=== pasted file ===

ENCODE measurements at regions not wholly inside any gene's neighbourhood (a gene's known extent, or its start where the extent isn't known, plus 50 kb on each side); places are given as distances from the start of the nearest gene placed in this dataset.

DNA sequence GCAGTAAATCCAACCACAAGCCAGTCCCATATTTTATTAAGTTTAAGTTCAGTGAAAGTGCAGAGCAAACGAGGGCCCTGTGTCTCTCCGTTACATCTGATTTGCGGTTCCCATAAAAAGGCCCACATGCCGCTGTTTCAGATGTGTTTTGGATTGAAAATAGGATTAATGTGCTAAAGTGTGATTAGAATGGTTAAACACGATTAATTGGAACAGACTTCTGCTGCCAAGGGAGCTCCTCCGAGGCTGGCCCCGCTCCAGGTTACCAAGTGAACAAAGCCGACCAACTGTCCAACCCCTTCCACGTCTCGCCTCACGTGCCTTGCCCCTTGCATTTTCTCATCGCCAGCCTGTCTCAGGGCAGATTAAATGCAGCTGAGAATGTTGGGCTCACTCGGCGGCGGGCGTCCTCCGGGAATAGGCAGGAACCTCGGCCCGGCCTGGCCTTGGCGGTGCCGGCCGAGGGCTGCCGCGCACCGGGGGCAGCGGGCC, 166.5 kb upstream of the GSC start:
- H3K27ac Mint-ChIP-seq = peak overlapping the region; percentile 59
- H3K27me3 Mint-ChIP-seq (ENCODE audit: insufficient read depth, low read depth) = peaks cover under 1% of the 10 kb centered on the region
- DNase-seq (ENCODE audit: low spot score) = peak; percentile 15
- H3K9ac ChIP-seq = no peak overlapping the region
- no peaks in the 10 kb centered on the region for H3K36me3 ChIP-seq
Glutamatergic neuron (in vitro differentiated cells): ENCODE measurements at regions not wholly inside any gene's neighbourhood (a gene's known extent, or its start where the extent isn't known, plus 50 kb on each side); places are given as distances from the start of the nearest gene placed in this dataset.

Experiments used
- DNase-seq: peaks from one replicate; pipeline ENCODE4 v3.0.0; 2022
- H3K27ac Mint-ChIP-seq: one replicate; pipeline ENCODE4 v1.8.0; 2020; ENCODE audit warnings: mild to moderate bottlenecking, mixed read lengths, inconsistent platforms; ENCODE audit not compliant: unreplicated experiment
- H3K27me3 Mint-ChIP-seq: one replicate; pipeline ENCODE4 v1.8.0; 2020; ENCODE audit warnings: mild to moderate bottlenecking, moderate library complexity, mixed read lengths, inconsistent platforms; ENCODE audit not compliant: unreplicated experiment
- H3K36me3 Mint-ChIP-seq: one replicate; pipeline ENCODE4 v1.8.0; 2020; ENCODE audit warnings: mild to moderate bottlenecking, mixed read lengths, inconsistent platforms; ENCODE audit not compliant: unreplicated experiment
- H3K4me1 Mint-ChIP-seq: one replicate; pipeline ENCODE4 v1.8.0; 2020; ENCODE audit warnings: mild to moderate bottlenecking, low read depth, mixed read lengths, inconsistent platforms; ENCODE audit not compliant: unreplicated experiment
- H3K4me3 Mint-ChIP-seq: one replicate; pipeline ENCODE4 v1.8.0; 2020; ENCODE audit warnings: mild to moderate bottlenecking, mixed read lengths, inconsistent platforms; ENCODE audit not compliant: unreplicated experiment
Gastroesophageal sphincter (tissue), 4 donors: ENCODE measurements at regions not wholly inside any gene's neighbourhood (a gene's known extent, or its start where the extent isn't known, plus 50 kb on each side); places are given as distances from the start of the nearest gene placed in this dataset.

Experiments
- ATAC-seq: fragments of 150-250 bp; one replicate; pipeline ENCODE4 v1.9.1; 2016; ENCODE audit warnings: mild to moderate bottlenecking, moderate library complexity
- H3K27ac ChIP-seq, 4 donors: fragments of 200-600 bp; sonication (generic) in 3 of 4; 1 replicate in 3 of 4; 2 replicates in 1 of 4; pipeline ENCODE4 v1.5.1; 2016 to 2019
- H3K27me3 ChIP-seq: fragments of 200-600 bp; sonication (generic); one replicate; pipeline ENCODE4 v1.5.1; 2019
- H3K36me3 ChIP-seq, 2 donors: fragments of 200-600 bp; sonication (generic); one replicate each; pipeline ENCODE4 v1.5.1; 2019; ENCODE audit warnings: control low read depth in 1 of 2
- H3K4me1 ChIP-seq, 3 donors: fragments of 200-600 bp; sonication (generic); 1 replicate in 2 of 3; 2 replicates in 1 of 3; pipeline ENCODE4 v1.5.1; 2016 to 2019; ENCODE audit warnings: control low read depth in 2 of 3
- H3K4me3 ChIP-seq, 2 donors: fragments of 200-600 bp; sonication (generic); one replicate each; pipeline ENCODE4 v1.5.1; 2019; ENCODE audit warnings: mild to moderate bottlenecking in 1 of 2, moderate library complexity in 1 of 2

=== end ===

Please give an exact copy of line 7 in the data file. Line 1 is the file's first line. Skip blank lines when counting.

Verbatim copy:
- no peaks in the 10 kb centered on the region for H3K36me3 ChIP-seq